Believe it or not, there are still people using Internet Explorer - and Microsoft would like them to stop. Microsoft security expert Chris Jackson recently published a post on the Windows IT Pro blog, titled "The perils of using Internet Explorer as your default browser". Jackson recommends users that it's time to stop using its old web browser.
Microsoft officially discontinued Internet Explorer in 2015 and then chose Edge as its modern browser for Windows 10. While most consumers are using Chrome, Firefox, or Edge, a number of businesses still rely on Internet Explorer for older web apps that haven't been modernized. "Internet Explorer is a compatibility solution," writes Jackson. "We're not supporting new web standards for it and, while many sites work fine, developers by and large just aren't testing for Internet Explorer these days."
Microsoft is now building a Chromium-powered version of its Edge browser that will be available for testing quite soon. It's being decoupled from Windows 10, and businesses will be able to install Edge on Windows 7 or Windows 8. That should help push businesses to move on from Internet Explorer.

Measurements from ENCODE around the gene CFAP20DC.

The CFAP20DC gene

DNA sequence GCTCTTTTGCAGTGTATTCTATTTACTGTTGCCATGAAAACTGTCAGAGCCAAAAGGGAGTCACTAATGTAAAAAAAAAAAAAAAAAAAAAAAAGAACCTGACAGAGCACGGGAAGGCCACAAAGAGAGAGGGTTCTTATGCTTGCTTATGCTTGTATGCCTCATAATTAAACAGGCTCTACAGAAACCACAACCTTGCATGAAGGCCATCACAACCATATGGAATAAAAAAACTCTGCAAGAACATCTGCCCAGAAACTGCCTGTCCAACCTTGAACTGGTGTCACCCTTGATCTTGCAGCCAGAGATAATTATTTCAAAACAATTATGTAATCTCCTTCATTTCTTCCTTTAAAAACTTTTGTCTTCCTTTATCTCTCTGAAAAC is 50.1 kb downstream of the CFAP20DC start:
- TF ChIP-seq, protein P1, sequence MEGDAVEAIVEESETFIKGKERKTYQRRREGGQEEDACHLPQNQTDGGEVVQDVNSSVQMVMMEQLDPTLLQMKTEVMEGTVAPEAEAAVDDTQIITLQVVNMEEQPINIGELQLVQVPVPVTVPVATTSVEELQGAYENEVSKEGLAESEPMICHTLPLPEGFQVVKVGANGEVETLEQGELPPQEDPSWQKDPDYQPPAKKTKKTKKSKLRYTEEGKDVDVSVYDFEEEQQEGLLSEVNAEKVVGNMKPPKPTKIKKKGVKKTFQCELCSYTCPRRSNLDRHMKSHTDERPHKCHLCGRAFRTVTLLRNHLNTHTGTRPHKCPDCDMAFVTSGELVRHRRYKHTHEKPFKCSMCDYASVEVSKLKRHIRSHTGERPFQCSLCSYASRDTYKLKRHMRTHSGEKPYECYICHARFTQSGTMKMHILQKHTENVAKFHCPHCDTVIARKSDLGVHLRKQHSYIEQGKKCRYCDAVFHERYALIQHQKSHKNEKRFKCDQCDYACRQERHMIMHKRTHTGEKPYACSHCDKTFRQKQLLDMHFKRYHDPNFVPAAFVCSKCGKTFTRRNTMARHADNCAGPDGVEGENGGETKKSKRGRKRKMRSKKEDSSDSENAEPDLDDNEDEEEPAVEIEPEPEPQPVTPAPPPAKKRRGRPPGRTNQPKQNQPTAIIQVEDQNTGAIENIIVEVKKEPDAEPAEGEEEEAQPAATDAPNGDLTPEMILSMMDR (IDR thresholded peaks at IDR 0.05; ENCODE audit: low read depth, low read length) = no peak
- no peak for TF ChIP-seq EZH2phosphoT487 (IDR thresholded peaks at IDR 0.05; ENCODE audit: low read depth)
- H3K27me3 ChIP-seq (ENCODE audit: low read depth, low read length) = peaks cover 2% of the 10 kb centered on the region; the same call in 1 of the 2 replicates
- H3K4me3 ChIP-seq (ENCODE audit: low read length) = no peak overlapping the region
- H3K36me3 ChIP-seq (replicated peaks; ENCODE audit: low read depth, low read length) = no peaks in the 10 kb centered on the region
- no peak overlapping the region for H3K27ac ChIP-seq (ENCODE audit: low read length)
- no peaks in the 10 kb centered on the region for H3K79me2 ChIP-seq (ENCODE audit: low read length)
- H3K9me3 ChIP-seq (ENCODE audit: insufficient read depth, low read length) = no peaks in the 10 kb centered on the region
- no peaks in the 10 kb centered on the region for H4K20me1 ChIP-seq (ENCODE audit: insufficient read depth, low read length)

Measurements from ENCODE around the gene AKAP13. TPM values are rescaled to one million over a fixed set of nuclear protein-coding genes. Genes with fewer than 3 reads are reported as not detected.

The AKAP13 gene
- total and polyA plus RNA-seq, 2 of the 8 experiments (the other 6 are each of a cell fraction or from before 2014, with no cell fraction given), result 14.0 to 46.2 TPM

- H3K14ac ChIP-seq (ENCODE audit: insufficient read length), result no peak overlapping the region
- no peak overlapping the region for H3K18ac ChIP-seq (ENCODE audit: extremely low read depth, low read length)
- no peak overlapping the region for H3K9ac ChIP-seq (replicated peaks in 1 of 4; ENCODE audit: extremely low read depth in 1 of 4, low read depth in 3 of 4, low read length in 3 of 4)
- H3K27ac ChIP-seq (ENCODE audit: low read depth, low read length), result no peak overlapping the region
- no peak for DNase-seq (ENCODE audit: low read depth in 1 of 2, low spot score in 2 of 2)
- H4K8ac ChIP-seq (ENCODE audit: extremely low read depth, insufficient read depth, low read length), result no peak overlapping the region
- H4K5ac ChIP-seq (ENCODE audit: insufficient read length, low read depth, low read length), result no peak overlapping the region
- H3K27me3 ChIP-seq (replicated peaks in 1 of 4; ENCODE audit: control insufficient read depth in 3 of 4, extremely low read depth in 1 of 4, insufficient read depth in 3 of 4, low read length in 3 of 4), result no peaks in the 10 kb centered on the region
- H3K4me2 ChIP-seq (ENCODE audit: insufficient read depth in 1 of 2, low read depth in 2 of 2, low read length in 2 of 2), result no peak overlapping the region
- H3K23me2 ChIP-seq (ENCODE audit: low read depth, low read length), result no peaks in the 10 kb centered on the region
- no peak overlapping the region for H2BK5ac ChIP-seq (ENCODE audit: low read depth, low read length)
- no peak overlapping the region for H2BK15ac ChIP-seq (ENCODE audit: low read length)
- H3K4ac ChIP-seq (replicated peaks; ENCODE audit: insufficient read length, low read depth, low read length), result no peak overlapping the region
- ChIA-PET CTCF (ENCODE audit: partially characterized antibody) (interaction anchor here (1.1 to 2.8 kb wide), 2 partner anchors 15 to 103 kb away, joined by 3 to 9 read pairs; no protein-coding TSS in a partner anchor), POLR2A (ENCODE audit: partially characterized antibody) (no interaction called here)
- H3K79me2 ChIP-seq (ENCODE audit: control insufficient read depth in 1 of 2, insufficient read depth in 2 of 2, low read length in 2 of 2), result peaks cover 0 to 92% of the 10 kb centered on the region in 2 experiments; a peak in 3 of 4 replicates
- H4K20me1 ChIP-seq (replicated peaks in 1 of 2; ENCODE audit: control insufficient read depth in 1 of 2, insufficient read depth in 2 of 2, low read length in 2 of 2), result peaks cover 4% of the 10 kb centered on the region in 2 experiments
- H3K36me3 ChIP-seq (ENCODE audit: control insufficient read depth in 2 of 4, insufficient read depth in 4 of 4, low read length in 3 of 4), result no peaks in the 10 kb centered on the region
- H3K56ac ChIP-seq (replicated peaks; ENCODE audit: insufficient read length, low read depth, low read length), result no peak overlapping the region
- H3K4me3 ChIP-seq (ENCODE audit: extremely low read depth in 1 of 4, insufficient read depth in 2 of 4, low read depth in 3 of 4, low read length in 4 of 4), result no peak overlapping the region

Find All Devices with Internet Explorer
With Lansweeper, you have a super easy method of finding all IE installations close at hand. The Reports tab of the Lansweeper web console includes a built-in report called Windows: Installed Web Browsers that lists all browser installations of your Windows endpoints.
If you haven't already, start your free download of Lansweeper to run the browser Report. Lansweeper will list your installed web browsers in no time. Make sure to subscribe via the form below if you want to receive the latest network reports and bonus tips.
While you're at it, you can prepare your environment for the Windows 7 End-Of-Life. Windows 7 is due to reach EOL on 14 January 2020, but a large number of the world's computers, most in corporate environments, are still running the nine-year-old system.
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